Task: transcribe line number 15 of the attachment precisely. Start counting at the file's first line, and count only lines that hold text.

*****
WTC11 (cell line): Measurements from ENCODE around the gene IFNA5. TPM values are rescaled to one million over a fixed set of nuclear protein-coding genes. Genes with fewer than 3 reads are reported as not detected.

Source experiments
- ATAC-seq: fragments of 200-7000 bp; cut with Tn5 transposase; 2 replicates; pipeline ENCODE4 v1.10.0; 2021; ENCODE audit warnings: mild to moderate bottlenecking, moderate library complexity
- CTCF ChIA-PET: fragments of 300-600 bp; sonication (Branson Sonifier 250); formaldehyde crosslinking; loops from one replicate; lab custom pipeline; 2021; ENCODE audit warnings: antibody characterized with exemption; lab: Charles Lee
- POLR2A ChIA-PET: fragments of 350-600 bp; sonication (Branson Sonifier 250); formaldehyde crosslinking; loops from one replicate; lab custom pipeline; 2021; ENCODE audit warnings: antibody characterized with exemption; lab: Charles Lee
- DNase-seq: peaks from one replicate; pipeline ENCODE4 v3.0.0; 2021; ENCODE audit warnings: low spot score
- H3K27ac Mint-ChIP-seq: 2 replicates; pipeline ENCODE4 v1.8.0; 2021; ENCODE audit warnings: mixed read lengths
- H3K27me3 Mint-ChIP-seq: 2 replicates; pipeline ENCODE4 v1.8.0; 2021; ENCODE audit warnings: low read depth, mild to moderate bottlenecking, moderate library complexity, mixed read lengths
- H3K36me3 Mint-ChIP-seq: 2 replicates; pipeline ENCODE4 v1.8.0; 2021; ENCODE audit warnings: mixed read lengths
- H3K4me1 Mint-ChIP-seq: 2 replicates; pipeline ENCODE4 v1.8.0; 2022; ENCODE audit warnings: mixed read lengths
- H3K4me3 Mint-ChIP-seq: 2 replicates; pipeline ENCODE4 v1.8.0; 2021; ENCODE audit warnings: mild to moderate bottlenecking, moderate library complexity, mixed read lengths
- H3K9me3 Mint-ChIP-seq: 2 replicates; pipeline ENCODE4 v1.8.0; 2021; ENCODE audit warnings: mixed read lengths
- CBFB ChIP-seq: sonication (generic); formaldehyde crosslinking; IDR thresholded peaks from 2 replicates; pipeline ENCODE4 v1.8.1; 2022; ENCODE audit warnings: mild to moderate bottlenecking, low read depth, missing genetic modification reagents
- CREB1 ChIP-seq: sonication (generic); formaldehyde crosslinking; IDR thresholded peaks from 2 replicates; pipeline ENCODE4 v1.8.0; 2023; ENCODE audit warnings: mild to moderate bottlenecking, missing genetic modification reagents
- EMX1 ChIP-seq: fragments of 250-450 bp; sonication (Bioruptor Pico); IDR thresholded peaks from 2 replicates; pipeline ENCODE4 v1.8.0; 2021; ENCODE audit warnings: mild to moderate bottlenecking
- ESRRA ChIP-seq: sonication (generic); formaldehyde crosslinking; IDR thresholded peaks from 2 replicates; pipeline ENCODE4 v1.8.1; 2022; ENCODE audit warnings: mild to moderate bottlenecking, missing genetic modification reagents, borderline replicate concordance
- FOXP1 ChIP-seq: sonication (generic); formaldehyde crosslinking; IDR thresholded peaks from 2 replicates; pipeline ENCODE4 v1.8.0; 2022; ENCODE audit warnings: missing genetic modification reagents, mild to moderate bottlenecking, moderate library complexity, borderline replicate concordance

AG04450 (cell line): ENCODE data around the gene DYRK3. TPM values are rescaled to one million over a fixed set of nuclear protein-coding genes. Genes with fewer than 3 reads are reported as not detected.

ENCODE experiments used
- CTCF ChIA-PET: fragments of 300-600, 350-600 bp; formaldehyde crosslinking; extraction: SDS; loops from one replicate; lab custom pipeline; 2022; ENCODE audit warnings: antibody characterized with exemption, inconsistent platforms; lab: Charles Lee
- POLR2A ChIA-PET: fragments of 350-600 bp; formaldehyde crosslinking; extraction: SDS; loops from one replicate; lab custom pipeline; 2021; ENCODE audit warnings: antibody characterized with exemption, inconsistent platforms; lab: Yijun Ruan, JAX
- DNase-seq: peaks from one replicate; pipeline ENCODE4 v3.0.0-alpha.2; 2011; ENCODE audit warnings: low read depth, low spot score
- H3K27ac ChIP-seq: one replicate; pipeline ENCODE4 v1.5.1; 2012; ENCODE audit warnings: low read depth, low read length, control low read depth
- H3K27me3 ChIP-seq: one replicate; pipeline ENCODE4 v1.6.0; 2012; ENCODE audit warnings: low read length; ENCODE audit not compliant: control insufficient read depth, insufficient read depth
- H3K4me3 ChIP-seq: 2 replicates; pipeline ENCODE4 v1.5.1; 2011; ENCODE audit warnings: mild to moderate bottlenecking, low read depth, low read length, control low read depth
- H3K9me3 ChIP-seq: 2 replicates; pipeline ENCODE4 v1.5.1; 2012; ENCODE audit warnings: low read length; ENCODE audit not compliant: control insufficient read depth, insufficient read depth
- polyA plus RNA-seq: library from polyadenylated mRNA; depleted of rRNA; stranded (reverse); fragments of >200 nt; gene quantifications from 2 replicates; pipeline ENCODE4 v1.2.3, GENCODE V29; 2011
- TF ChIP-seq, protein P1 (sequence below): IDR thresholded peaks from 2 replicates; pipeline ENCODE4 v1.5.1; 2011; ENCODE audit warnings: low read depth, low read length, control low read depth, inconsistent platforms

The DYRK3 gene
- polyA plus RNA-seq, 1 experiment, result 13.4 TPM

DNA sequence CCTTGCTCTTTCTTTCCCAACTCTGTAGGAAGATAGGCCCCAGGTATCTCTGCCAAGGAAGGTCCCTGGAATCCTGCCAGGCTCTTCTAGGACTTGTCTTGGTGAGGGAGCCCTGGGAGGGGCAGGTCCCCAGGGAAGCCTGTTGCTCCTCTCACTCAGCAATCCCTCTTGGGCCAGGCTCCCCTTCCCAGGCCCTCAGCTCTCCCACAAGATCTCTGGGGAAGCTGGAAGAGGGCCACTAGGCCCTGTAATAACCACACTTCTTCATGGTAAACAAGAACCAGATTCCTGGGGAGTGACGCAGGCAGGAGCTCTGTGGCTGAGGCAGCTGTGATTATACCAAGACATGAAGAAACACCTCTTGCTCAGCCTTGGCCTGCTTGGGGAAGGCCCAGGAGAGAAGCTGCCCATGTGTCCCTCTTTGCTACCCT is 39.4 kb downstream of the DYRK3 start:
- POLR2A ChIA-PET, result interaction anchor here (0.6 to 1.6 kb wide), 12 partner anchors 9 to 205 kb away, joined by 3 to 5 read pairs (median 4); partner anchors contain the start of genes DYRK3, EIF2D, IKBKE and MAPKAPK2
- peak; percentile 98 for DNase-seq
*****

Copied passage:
- EMX1 ChIP-seq: fragments of 250-450 bp; sonication (Bioruptor Pico); IDR thresholded peaks from 2 replicates; pipeline ENCODE4 v1.8.0; 2021; ENCODE audit warnings: mild to moderate bottlenecking